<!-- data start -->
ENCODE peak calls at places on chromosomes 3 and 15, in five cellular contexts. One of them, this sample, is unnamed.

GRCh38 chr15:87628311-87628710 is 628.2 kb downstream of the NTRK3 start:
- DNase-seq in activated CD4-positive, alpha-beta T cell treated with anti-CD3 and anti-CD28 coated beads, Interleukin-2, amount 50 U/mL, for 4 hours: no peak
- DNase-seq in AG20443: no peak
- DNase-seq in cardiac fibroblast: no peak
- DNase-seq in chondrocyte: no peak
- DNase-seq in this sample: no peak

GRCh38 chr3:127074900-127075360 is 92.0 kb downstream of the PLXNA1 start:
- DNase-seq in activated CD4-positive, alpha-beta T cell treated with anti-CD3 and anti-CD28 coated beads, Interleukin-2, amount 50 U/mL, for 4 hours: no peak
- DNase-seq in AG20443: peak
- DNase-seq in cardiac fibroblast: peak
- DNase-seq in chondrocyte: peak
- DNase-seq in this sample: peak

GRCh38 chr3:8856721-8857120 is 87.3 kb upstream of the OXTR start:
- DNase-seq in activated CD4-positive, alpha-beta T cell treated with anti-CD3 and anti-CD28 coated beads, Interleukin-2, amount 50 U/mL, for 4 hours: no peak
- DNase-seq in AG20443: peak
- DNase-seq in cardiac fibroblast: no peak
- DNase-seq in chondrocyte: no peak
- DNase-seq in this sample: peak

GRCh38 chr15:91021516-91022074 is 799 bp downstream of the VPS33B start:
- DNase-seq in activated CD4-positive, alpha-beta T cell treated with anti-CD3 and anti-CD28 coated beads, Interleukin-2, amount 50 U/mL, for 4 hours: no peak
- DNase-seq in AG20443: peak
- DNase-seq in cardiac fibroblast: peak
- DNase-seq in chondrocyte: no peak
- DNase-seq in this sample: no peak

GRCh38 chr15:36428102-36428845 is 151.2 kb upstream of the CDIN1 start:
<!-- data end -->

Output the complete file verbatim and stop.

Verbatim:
ENCODE peak calls at places on chromosomes 3 and 15, in five cellular contexts. One of them, this sample, is unnamed.

GRCh38 chr15:87628311-87628710 is 628.2 kb downstream of the NTRK3 start:
- DNase-seq in activated CD4-positive, alpha-beta T cell treated with anti-CD3 and anti-CD28 coated beads, Interleukin-2, amount 50 U/mL, for 4 hours: no peak
- DNase-seq in AG20443: no peak
- DNase-seq in cardiac fibroblast: no peak
- DNase-seq in chondrocyte: no peak
- DNase-seq in this sample: no peak

GRCh38 chr3:127074900-127075360 is 92.0 kb downstream of the PLXNA1 start:
- DNase-seq in activated CD4-positive, alpha-beta T cell treated with anti-CD3 and anti-CD28 coated beads, Interleukin-2, amount 50 U/mL, for 4 hours: no peak
- DNase-seq in AG20443: peak
- DNase-seq in cardiac fibroblast: peak
- DNase-seq in chondrocyte: peak
- DNase-seq in this sample: peak

GRCh38 chr3:8856721-8857120 is 87.3 kb upstream of the OXTR start:
- DNase-seq in activated CD4-positive, alpha-beta T cell treated with anti-CD3 and anti-CD28 coated beads, Interleukin-2, amount 50 U/mL, for 4 hours: no peak
- DNase-seq in AG20443: peak
- DNase-seq in cardiac fibroblast: no peak
- DNase-seq in chondrocyte: no peak
- DNase-seq in this sample: peak

GRCh38 chr15:91021516-91022074 is 799 bp downstream of the VPS33B start:
- DNase-seq in activated CD4-positive, alpha-beta T cell treated with anti-CD3 and anti-CD28 coated beads, Interleukin-2, amount 50 U/mL, for 4 hours: no peak
- DNase-seq in AG20443: peak
- DNase-seq in cardiac fibroblast: peak
- DNase-seq in chondrocyte: no peak
- DNase-seq in this sample: no peak

GRCh38 chr15:36428102-36428845 is 151.2 kb upstream of the CDIN1 start: